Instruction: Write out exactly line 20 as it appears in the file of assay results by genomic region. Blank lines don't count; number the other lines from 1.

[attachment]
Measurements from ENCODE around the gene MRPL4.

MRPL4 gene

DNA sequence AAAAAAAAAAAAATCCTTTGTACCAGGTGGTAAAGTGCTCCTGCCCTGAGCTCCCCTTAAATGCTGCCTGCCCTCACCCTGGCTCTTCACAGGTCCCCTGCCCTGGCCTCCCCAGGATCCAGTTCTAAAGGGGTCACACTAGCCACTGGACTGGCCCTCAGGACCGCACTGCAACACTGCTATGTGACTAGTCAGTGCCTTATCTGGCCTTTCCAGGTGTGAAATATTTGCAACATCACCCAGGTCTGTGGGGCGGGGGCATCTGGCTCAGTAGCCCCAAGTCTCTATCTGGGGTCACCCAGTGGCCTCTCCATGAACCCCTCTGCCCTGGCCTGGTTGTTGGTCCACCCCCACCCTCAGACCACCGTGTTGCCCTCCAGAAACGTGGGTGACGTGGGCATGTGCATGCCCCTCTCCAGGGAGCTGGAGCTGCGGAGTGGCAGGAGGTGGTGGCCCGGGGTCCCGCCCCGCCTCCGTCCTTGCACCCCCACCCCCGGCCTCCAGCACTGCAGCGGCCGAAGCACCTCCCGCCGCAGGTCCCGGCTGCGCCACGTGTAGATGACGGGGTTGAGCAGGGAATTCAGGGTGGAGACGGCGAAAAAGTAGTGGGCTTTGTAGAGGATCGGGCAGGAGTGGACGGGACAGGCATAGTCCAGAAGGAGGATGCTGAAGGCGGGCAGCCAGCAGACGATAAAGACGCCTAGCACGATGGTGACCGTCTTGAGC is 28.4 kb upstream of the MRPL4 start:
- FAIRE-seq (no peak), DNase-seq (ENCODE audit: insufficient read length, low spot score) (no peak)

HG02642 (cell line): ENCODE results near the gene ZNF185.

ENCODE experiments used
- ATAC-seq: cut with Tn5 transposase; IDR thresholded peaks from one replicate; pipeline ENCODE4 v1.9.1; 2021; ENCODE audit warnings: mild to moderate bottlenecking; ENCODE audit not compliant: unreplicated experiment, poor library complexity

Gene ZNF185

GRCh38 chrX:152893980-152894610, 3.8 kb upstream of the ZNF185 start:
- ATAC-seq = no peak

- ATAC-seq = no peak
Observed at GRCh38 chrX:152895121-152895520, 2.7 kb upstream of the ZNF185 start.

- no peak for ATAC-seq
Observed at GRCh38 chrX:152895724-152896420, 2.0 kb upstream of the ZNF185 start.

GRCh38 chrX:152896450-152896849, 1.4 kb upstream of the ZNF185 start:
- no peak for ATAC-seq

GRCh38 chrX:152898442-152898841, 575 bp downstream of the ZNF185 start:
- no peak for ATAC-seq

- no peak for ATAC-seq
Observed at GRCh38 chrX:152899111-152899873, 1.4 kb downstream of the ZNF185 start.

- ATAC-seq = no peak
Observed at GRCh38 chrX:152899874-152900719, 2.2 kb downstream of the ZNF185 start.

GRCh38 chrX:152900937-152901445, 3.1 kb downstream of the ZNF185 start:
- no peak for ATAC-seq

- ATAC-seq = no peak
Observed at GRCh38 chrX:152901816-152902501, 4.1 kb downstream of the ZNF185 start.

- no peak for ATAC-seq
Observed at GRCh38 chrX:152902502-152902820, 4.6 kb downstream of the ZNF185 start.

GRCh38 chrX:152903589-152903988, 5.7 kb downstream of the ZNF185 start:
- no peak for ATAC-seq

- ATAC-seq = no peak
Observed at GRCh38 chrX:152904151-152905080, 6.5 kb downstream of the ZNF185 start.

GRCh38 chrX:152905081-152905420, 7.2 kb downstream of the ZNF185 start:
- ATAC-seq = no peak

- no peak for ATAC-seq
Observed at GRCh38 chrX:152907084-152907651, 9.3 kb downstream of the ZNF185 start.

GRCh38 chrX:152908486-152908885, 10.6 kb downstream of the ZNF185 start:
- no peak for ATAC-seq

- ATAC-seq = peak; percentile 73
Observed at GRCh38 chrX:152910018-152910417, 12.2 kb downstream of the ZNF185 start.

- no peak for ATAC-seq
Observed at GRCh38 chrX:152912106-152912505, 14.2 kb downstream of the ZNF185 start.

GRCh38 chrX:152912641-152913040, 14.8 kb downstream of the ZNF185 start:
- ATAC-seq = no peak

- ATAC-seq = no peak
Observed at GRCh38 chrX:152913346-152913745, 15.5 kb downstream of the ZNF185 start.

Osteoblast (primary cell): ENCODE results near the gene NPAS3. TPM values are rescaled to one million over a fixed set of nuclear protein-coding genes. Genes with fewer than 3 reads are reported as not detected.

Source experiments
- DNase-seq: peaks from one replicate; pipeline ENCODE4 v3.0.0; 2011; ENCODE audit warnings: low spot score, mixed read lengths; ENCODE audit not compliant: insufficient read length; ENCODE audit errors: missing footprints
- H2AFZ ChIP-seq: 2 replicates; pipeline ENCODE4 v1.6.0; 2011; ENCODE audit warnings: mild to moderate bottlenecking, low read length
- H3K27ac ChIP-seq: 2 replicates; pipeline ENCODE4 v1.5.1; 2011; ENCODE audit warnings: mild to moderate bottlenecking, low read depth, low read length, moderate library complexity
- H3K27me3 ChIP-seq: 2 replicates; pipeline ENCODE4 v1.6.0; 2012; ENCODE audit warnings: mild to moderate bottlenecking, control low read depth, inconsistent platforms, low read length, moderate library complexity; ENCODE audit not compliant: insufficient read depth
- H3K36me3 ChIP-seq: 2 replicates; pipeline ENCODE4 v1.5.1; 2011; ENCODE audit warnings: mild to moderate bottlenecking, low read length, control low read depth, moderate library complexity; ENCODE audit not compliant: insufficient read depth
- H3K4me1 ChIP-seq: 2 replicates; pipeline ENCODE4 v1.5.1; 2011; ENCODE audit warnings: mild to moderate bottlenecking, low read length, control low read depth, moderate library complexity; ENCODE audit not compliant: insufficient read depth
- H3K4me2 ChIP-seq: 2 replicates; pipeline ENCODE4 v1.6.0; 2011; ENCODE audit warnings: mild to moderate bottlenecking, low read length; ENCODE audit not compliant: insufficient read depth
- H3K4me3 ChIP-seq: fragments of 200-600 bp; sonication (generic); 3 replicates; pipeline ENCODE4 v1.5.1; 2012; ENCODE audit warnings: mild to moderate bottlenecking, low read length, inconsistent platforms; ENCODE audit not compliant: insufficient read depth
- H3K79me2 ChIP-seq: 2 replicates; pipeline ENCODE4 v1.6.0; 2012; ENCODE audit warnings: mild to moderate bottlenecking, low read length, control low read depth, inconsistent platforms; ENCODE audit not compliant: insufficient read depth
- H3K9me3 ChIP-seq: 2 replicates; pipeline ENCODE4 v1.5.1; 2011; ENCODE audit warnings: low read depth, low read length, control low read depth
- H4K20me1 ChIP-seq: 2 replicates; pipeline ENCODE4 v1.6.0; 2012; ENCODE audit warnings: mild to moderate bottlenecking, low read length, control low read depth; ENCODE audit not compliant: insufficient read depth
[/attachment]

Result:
Observed at GRCh38 chrX:152899111-152899873, 1.4 kb downstream of the ZNF185 start.